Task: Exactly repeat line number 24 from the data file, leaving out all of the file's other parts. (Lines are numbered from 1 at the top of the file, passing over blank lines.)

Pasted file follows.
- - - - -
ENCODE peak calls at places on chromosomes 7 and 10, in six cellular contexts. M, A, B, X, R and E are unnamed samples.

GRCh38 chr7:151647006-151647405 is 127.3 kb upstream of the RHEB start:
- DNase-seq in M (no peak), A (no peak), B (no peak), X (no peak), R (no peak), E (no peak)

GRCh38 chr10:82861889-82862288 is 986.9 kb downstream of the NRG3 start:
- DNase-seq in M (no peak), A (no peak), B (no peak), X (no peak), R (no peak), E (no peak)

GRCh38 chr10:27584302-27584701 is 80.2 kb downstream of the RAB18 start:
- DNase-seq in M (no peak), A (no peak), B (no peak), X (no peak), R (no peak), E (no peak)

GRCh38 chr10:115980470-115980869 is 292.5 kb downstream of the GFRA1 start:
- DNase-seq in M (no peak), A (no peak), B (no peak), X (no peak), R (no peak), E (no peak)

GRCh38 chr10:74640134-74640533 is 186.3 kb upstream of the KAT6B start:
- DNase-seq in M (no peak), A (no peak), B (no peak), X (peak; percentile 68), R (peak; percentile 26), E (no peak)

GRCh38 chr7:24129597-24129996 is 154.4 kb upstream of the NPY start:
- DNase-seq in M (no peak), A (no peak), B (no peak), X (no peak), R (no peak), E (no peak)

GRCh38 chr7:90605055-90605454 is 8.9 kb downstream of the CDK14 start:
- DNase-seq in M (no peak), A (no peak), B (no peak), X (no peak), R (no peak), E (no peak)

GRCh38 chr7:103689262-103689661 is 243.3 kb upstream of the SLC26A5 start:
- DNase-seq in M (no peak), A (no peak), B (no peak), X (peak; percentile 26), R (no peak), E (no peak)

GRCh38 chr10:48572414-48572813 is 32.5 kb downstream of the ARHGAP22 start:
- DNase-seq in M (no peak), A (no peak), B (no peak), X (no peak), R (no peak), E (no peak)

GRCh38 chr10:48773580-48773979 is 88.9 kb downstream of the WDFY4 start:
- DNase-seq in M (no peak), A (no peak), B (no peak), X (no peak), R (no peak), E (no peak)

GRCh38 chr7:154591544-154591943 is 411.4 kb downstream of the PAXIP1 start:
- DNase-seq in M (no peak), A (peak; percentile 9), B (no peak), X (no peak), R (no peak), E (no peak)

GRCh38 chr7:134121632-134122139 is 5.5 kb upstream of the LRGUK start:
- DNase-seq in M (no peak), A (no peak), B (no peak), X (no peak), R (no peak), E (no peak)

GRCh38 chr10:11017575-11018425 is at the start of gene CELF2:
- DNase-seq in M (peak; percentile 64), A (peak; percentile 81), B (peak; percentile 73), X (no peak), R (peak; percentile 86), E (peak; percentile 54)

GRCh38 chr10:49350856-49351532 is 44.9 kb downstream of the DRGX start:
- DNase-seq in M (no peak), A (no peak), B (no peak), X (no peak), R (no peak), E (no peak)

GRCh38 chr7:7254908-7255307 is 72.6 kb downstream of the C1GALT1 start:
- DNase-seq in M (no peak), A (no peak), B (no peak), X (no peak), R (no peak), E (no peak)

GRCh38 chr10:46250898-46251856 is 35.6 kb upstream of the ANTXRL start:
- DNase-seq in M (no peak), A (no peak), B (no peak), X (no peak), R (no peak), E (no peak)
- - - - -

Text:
GRCh38 chr7:134121632-134122139 is 5.5 kb upstream of the LRGUK start: